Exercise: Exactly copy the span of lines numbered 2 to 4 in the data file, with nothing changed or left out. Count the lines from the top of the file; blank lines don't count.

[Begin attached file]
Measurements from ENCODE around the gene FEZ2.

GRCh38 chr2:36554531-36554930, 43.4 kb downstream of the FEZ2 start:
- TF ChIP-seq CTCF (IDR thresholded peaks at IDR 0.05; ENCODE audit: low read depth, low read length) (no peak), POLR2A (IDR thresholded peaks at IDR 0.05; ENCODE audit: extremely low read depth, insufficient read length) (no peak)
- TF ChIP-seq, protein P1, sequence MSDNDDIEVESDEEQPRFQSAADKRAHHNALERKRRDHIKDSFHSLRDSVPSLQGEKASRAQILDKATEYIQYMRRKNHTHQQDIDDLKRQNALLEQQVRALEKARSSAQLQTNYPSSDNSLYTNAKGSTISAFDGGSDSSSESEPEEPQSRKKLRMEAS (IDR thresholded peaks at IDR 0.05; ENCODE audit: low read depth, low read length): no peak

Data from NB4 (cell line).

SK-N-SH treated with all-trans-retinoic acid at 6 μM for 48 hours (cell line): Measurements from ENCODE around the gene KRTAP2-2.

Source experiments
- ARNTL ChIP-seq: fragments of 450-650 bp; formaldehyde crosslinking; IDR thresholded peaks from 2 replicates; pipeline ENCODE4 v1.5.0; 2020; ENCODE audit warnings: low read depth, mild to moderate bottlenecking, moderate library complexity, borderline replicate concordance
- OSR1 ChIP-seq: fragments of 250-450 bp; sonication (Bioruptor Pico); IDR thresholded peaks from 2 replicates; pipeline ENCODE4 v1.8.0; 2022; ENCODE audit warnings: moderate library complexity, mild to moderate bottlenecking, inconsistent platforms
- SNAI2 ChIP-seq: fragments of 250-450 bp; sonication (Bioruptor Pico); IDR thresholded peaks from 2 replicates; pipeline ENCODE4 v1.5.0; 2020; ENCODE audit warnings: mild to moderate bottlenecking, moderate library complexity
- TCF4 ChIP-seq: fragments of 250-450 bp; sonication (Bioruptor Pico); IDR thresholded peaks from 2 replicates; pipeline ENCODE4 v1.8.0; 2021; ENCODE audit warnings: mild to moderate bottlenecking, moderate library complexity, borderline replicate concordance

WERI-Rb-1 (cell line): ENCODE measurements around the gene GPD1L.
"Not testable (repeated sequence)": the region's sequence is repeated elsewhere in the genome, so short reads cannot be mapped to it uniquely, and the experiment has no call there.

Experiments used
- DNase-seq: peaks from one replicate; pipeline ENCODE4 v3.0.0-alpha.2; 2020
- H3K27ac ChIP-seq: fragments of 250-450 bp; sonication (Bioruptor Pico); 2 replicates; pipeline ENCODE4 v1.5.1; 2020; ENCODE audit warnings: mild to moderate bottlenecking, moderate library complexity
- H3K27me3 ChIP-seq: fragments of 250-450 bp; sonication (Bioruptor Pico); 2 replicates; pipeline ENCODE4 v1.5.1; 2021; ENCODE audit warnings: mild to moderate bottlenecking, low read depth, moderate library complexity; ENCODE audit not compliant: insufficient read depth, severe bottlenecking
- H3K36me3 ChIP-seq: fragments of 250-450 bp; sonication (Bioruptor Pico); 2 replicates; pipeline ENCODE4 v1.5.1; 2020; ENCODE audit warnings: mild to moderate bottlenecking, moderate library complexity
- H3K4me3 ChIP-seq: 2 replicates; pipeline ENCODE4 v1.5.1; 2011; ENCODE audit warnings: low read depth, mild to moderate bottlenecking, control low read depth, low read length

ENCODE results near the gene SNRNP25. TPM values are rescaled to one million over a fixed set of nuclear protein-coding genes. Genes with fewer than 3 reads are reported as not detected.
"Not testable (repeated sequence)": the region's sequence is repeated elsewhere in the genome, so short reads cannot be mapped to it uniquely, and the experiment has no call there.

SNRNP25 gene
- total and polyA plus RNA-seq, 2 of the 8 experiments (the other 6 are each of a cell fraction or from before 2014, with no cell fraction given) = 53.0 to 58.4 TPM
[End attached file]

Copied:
GRCh38 chr2:36554531-36554930, 43.4 kb downstream of the FEZ2 start:
- TF ChIP-seq CTCF (IDR thresholded peaks at IDR 0.05; ENCODE audit: low read depth, low read length) (no peak), POLR2A (IDR thresholded peaks at IDR 0.05; ENCODE audit: extremely low read depth, insufficient read length) (no peak)
- TF ChIP-seq, protein P1, sequence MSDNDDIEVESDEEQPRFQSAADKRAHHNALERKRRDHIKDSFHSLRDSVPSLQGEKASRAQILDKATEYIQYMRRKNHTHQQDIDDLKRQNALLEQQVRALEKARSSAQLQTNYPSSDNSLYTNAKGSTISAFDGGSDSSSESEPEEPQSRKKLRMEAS (IDR thresholded peaks at IDR 0.05; ENCODE audit: low read depth, low read length): no peak